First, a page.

page 80 Where I· differ from the majority of other 'monetarists' and in particular from the leading representative of the school, Professor Milton Friedman, is that I regard the simple quantity theory of money, even. for situations where in a given territory only one kind of money is employed, as no more than' a useful rough approximation to a really adequate explanation, which, however, becom...
Where I· differ from the majority of other 'monetarists' and in particular from the leading representative of the school, Professor Milton Friedman, is that I regard the simple quantity theory of money, even. for situations where in a given territory only one kind of money is employed, as no more than' a useful rough approximation to a really adequate explanation, which, however, becomes wholly useless where several concurrent distinct kinds of money are simultaneously in use in.the same territory. Though this defect becomes serious only with· the multiplicity of concurrent currencies which we· ar.e considering here, the phenomenon of substitution of things not counted as money by the theory for 'what is counted as money by it always impairs the strict validity ofits conclusions.Its chief defect in any situation seems to me to be that by its stress on the effects of changes in the quantity of money on the general level of prices it directs all-too exclusive attention to the harmful effects of inflation and deflation on the credit or debtor relationship, but disregards the even more important and harmful effects of the injections and withdrawals of amounts of money from circulation on the structure of relative prices and the consequent misallocation of resources and particularly the misdirection of investments which it causes.
I am in complete agreement with Professor Friedman on the inevitability of inflation under the existing political and financial institutions. But I believe that it will lead to the destruction of our civilisation unless we change the political framework.In this sense I will admit that my radical proposal concerning money will probably be practicable only as part of a much more far-reaching change in our political institutions, but an essential part of such a reform which will be recognised as necessary before long.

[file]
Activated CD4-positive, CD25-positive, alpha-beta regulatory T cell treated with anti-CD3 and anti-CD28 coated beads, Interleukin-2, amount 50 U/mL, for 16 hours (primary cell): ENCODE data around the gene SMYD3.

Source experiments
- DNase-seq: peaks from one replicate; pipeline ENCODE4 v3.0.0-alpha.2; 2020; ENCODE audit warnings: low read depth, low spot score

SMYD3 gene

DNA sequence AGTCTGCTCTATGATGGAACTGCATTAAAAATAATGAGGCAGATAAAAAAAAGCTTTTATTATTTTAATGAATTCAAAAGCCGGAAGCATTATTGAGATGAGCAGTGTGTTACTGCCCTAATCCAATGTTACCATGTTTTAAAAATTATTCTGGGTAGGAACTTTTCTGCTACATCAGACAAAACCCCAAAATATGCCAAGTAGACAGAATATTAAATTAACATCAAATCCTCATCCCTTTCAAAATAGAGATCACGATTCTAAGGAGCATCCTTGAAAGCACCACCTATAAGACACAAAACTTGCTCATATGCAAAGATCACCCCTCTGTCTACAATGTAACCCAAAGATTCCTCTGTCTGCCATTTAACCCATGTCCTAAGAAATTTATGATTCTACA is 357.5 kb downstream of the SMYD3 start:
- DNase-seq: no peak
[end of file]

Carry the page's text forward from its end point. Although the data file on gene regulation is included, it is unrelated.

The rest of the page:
What is called a cost-push inflation is mer~ly the effect of increases in the quantity of money which governments feel forced to provide in order to prevent the unemployment resulting from a rise in wages (or other costs), which preceded it and which was conceded in the expectation that government would increase the quantity of money.
The past instability of the market economy is the consequence of the exclusion of the most important regulator of the market mechanism, money, from itself being regulated by the market process.
The abolition ofcentral banks.
No fixing of rates of interest
Not so very long ago, in 1960, I myselfargued that it is not only impracticable but probably undesirable even if possible to deprive governments of their control over monetary policy. 1 This view was still based on the common tacit assumption that there must be in each country a single uniform kind of money.
History certainly disproves the suggestion that in this respect government, which only profits from excessive issues, can be trusted more than a private issuer whose whole business depends on his not abusing that trust. Does anyone really believe that in the industrial countries of the West, after the experience of the last half-century, anybody trusts the value of government-sponsored money more than he would trust money issued by a private agency whose business was understood to depend wholly on its issuing good money?